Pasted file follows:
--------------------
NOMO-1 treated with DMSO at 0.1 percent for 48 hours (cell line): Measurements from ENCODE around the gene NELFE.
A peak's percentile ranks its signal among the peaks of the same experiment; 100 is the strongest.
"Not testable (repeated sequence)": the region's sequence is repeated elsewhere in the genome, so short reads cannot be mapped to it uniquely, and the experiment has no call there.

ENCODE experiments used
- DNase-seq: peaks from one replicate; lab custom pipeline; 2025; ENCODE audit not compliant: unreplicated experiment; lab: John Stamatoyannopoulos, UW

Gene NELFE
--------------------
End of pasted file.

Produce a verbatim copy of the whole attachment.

NOMO-1 treated with DMSO at 0.1 percent for 48 hours (cell line): Measurements from ENCODE around the gene NELFE.
A peak's percentile ranks its signal among the peaks of the same experiment; 100 is the strongest.
"Not testable (repeated sequence)": the region's sequence is repeated elsewhere in the genome, so short reads cannot be mapped to it uniquely, and the experiment has no call there.

ENCODE experiments used
- DNase-seq: peaks from one replicate; lab custom pipeline; 2025; ENCODE audit not compliant: unreplicated experiment; lab: John Stamatoyannopoulos, UW

Gene NELFE